Pulse Transformer Design
Pulse Transformers are a special type of transformer that are designed to pass through square wave pulses, rather than a oscillating/RF frequency. They must have low stray ("leakage") inductance and stray capacitance to achieve clean, flat-top pulses. My experience with pulse transformer design is in the regime of high-voltage (1kV-50kV), nanosecond (5ns-1us) pulses. As a result of the high-voltage involved, a critical aspect of the designs is respecting standoffs to high voltage, both to prevent arcing as well as corona discharge (~70V/mil).
The dominant design parameters in pulse transformer design are:
- Primary-side winding style
- Wire gauge, insulation material and thickness,
- Number of series and parallel turns
- Spacing from the core
- Secondary-side winding style (same considerations as before, but adding on high-voltage standoff issues to
- Those above
- High-voltage standoff from primary side and surrounding components
- Minimum load
I was involved in the design of the pulse transformer at the core of EHT's nanosecond pulser technology which is now a provisional patent, filed in 2015. The dominant IP in this patent relates to the specific range of values of stray inductance and capacitance achieved, and the methods we developed to accomplish those values.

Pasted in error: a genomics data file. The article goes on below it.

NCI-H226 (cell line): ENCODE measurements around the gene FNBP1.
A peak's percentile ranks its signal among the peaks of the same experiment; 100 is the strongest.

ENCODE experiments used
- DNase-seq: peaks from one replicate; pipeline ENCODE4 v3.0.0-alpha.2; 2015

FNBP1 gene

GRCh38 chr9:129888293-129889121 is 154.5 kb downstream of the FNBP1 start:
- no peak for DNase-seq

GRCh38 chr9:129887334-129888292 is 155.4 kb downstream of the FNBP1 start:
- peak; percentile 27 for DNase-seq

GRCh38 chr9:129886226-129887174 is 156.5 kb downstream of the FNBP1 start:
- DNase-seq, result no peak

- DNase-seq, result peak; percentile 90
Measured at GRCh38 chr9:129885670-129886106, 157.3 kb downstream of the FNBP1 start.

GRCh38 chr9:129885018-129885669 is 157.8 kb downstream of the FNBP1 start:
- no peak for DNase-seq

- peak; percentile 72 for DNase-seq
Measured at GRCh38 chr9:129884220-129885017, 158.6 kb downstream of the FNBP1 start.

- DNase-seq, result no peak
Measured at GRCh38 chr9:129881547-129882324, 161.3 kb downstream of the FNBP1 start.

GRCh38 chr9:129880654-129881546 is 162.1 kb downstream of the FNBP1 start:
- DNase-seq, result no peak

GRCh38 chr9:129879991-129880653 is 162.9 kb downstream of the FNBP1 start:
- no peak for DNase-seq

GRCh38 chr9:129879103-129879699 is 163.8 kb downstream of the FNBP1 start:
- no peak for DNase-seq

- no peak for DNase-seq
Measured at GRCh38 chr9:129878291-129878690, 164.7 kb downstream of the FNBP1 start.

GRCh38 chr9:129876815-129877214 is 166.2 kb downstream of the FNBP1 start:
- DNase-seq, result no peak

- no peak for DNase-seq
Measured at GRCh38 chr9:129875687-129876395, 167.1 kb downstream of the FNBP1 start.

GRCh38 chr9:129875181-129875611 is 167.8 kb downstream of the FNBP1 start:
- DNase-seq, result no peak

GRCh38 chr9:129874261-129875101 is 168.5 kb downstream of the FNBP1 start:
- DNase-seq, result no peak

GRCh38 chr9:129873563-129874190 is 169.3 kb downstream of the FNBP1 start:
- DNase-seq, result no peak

Provisional - High Voltage Transformer
Co-inventor with Eagle Harbor Technologies
Filed November 30, 2015
Serial No: 62/260,821
Pulse transformer circuit diagram including all sources of stray capacitance and inductance
In the file section below, I've included several reference documents that describe the behavior of pulse transformer, discuss optimization, and give estimates of values for stray C and L. I've kept them private until I can verify there is no IP included.
Knopfel Magnetic Inductance.pdf — Verified Inductance Formulas for Standard Conductor Geometries